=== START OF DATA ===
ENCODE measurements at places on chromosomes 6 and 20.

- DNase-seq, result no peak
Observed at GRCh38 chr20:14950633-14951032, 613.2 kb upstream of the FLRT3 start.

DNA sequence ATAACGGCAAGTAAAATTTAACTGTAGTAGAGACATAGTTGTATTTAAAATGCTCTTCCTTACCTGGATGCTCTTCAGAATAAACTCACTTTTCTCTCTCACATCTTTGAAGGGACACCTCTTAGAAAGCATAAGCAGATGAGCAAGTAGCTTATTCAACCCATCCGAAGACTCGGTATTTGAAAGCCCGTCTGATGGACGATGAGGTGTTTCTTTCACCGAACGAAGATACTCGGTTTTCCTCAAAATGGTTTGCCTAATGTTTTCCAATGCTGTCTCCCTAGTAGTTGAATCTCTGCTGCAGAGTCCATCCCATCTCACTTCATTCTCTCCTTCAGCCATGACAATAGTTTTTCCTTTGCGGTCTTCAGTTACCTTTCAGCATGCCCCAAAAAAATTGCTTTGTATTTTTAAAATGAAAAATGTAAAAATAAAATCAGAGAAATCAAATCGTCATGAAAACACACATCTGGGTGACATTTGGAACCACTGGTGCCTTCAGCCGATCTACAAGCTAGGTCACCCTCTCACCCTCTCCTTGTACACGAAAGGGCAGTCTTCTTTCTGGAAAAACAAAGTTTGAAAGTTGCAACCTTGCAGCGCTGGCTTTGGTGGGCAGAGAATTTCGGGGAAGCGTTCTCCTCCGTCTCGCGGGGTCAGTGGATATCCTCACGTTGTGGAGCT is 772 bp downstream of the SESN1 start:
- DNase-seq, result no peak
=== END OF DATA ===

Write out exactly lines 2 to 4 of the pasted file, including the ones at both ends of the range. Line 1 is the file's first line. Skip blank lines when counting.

- DNase-seq, result no peak
Observed at GRCh38 chr20:14950633-14951032, 613.2 kb upstream of the FLRT3 start.

DNA sequence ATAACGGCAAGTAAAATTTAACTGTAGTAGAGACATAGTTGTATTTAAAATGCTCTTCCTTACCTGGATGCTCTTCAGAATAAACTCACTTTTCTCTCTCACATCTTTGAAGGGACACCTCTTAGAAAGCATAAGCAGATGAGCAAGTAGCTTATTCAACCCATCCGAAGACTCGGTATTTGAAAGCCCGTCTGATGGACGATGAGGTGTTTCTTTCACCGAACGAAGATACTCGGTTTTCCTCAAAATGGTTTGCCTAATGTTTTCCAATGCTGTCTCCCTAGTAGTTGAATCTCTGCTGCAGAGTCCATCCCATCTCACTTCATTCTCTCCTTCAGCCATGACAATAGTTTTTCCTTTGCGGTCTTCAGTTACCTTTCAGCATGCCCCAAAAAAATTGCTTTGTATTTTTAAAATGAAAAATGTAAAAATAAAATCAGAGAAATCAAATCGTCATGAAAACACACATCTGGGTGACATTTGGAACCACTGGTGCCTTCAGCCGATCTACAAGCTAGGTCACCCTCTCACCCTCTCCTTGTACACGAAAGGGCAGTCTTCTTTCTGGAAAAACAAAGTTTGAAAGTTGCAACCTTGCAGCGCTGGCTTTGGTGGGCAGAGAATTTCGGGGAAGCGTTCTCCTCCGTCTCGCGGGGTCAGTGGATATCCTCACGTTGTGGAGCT is 772 bp downstream of the SESN1 start: